I don't actually know what I'm good at, since there's no one to tell me. Well, that's not quite true. Everyone says I'm good at music; I was let into the Jerusalem Academy of Music very late, despite not knowing a lot of material, because I was told that I could compose well. I don't know if I'm good at music, though. I just do it for fun, you know? I play piano as a game; I have this three-part "Improvised Sonata" which has these very complex rules I need to follow, though I can make up new rules as I go along. It's fun, and unpredictable. What was I talking about again? Oh, right, my not knowing whether I'm any good. See, everyone says I'm good, but I never wanted to be good, and I think it all sounds completely derivative, you know? Like I don't really have any originality.

I know of a bunch of things I'm certainly not good at. I'm not good at socializing, I'm not good at anything involving endless facts and rules, I'm not good at doing anything I'm told. I'm not good at anything involving manual dexterity without a controller.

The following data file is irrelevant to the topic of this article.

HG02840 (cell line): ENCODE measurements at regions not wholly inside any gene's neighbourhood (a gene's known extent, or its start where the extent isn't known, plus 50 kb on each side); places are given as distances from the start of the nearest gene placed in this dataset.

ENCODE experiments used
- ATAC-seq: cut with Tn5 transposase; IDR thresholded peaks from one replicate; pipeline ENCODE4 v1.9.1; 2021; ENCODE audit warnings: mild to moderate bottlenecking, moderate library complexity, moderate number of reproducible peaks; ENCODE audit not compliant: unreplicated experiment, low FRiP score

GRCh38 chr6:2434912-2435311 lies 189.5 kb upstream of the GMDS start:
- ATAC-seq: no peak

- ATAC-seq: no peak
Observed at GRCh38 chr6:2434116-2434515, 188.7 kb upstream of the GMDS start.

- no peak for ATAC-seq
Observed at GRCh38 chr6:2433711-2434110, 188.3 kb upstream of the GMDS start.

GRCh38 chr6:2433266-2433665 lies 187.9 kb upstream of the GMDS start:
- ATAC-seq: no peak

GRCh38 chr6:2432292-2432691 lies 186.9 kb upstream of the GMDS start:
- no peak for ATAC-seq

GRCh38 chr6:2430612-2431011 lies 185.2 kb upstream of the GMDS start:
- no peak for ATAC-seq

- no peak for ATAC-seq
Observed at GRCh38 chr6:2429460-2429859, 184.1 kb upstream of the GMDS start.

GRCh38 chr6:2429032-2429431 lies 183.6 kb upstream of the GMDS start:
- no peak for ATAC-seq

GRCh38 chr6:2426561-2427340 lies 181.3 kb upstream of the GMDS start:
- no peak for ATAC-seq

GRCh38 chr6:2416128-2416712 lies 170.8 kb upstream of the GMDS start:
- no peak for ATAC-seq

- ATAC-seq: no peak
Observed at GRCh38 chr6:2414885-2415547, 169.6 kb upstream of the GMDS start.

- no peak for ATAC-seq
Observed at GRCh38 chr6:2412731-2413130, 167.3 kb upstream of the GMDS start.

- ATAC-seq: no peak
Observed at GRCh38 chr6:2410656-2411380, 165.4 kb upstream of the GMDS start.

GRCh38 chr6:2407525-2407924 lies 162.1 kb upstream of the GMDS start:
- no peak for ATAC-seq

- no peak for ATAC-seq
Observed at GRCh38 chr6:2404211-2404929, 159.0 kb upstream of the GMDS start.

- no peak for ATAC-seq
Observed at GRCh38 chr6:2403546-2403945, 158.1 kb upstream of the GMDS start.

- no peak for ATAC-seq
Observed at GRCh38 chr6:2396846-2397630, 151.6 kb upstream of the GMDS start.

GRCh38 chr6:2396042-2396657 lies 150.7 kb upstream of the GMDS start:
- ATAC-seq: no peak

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Old 02-15-2006, 12:36 PM   #18
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Quote:
Originally Posted by insane_cobra
You know you want to be a game designer. That's great, I do too, I only wish I knew that when I was still 18. But are you sure that's what you want? Judging by the stuff you write here, maybe you'd be happier as a game theorist or something like that.
Well, as I said before, exactly what I want is a bit unclear to me. Especially when I try to graft that picture onto the real world, which gets really messy... But I know one thing: most of my dreams involve games which revolutionize their art forms, and none of them involve writing books and giving lectures and telling other people to agree with me. Doesn't sound too appealing, really. The reason I'm always so excited about theory is that I'm looking for what can be done with it; the theory isn't a goal in and of itself.

Quote: